Vieira warns of Eindhoven racism

Click to follow
The Independent Football

Patrick Vieira said yesterday that he had never experienced racism in his eight years in the Premiership - but claimed that other leagues throughout Europe had a lot to learn from England.

Patrick Vieira said yesterday that he had never experienced racism in his eight years in the Premiership - but claimed that other leagues throughout Europe had a lot to learn from England.

The Arsenal captain said that he expects to suffer abuse in next month's Champions League tie away to PSV Eindhoven - just as he, and the other black players, endured when the two sides met three years ago. Vieira also fully endorsed the actions of the Dutch referee who halted a league game in the Netherlands at the weekend because of racist chants. "That is the right thing to do if the referee hears abuse," he said.

Vieira, who also captains France, demanded action from Fifa, the football world governing body, unless Luis Aragones, the coach of Spain, "explains himself" fully after calling Thierry Henry "a black shit".

"I don't know why he made those comments," he said. "I think he needs to explain himself to say why and if it is the first time or not. I wasn't there I just heard it from some other players and he needs to explain to the Spanish FA and Fifa."

Vieira said that only then could the appropriate punishment be decided, probably by Fifa, for Aragones who made the comment, which was caught on camera, to Arsenal striker Jose Antonio Reyes. "He [Aragones] does not say these kind of words, knowing that the TV was there, and it's the first time he has said it," Vieira said. "He needs to explain himself to Thierry of course but also why. He's the only one who can explain what is going on in his mind."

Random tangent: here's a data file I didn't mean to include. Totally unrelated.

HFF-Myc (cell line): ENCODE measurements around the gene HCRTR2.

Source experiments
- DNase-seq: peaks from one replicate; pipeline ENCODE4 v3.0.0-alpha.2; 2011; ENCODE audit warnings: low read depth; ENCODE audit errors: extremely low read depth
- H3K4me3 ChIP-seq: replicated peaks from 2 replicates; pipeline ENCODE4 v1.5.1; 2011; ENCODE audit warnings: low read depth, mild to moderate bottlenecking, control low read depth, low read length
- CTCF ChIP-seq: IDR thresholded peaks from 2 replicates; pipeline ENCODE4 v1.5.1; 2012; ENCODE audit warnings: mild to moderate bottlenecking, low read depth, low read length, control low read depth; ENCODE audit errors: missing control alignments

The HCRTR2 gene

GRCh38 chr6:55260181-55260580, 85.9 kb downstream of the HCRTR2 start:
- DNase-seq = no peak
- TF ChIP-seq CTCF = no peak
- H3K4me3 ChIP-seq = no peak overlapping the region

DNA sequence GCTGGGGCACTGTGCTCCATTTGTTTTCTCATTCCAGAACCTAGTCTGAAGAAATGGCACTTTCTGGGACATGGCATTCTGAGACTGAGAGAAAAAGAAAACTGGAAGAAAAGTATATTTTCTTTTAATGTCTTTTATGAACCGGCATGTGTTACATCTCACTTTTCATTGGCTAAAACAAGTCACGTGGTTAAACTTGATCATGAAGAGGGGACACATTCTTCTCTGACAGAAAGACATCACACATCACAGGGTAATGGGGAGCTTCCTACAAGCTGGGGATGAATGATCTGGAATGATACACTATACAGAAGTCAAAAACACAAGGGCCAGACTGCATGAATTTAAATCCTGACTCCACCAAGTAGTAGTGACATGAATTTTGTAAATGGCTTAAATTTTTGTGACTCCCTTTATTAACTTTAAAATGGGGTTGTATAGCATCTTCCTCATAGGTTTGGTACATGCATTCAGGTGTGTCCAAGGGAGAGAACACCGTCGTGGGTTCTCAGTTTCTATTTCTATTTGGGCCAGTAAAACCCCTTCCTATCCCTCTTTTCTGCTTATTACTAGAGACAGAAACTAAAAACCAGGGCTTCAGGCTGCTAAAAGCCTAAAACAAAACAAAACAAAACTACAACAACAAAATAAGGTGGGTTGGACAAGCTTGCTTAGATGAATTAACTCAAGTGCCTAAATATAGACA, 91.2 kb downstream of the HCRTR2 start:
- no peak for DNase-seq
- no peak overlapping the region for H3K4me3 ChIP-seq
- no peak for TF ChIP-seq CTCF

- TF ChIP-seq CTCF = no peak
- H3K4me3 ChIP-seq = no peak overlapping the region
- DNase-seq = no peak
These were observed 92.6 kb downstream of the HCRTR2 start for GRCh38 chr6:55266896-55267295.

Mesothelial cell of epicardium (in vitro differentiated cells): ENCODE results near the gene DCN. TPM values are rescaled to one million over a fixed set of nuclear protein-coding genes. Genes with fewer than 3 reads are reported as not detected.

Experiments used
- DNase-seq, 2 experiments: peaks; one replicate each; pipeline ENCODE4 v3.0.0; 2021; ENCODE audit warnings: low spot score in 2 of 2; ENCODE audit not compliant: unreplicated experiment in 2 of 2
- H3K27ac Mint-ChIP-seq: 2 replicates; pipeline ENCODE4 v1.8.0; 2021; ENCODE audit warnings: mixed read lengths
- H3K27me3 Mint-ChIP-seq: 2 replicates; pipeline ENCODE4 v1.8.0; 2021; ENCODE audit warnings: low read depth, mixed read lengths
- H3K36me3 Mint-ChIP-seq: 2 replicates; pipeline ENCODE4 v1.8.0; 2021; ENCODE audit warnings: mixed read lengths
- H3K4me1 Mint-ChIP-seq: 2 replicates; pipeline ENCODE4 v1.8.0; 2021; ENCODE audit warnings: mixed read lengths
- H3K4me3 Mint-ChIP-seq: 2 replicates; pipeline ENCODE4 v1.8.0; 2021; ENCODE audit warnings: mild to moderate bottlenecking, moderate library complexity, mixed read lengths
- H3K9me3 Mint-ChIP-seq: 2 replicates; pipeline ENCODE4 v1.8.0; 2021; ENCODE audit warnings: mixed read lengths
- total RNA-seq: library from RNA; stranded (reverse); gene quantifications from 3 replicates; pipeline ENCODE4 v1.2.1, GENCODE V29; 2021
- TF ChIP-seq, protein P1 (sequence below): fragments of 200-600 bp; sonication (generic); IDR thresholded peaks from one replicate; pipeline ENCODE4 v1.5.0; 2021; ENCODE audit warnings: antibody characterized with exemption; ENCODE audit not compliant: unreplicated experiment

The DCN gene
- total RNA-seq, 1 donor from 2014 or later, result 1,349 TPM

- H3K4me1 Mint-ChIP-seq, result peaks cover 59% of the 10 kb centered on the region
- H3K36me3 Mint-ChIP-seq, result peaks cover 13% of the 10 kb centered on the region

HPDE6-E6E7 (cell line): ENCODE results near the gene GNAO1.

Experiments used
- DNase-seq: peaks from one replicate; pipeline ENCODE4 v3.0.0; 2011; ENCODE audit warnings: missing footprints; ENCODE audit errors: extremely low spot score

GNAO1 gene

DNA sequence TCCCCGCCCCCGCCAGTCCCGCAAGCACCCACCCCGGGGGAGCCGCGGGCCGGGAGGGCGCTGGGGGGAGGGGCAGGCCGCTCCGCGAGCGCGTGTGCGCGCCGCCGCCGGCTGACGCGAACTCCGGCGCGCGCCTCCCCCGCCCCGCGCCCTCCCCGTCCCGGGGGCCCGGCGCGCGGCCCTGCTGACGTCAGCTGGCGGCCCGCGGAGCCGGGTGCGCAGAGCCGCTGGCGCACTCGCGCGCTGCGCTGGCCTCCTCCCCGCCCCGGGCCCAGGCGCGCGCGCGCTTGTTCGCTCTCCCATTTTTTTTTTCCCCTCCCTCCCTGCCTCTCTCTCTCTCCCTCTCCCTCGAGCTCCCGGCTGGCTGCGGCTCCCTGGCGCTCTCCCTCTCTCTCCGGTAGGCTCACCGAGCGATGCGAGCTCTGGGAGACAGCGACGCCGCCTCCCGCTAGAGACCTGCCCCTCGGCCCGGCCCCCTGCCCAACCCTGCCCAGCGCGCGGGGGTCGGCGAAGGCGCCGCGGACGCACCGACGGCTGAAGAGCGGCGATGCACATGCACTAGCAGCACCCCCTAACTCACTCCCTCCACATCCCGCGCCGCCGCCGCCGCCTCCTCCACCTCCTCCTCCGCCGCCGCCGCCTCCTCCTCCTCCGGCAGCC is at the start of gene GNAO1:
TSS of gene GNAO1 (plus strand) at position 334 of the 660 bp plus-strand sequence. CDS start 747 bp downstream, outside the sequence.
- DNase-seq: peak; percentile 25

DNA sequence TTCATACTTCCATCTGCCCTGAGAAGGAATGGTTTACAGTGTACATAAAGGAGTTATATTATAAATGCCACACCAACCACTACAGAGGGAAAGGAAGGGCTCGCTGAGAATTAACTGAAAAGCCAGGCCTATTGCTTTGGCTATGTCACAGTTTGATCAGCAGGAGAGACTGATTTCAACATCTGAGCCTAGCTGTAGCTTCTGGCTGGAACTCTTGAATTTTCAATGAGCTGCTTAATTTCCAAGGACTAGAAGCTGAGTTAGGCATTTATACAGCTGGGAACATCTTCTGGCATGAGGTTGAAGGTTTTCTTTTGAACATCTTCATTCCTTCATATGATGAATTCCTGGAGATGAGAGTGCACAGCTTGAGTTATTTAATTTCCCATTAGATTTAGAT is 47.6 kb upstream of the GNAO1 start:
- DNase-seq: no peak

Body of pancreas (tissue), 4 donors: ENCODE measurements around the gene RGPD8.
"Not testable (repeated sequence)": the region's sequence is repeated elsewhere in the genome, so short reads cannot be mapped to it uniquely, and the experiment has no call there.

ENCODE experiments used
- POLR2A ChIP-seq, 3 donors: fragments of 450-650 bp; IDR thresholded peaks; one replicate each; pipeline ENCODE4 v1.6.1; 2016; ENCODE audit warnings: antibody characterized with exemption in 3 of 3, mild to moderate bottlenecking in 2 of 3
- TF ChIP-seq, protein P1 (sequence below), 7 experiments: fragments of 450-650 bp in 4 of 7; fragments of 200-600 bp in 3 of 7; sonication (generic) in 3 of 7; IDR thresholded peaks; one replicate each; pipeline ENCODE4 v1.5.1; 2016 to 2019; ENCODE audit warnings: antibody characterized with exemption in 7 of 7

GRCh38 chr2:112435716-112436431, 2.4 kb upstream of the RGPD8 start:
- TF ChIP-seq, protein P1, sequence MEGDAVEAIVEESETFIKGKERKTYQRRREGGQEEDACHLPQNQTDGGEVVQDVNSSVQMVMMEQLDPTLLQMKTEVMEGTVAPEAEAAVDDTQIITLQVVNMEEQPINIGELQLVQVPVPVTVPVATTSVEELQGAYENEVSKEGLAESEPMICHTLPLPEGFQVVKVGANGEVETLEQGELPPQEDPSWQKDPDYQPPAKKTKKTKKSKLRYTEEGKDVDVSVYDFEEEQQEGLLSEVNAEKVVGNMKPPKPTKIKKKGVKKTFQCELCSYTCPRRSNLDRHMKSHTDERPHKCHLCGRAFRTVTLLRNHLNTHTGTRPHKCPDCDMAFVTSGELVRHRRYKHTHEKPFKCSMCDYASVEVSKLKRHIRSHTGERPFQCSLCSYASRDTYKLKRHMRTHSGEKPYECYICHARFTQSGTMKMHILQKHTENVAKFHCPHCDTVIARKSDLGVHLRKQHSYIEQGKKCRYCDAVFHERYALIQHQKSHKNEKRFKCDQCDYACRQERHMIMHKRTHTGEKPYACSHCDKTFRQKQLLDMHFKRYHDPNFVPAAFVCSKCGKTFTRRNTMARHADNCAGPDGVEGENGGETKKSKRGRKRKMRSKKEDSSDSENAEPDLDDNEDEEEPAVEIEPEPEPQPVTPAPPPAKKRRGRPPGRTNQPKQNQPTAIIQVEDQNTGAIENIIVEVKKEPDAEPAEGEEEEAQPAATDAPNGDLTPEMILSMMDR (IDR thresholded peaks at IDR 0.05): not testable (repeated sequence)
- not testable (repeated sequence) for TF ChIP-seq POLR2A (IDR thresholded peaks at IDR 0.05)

Vieira was speaking after an event at Highbury to launch 12 days of activities by the anti-racism campaign, Kick it Out. The campaign renews the call for equality in football and tackle exclusion. "It is quite difficult because we all have sensibilities, we are all human beings," said Vieira, who arrived at Arsenal in 1996. He said his experiences in France and Italy exposed him to racism.

"I have been in England for eight years and I have never received any kind of abuse in this way," he said. "Not from anyone at the club, or the fans or any other teams." However Vieira admitted that friends of his outside football "who work in different jobs have received it". He added: "In Britain, also, you have to face it. But it's fantastic that we fight against it here because in France we don't do it, in different countries we don't do it." Although he has not been abused for the colour of his skin, Vieira has previously claimed he was allegedly abused in 1999 by Neil Ruddock, then of West Ham United, for being French.

Yesterday Vieira recalled a Champions' League match, two years ago, against Valencia. "It was quite difficult," he said. "A lot of hurtful remarks and the fans made noises. You have to put it out of your mind and be stronger than them. We were there just to play football."

Vieira will miss tomorrow night's match in Athens against Panathinaikos through injury but will be fit for the tie next month in Eindhoven. The previous meeting at the Phillips Stadium was engulfed in controversy because of the racist abuse directed at Arsenal's players. "Until we play the game I don't know what will happen," Vieira said. "But if you ask me now - then we expect the same things and that will drive us on to win the game." Vieira said that such incident were "hurtful" but also "makes me stronger".

"When you're on the pitch and you hear some people in the ground making noises you want to show them that you are the best - by scoring goals and playing the way you play," he said.

It helps being at Arsenal. "As a footballer and a human being as well because we have so many different cultures in our dressing room. Talking to Jens [Lehmann], who is German, or to the Brazilians, you learn about other people's culture and that helps you as well."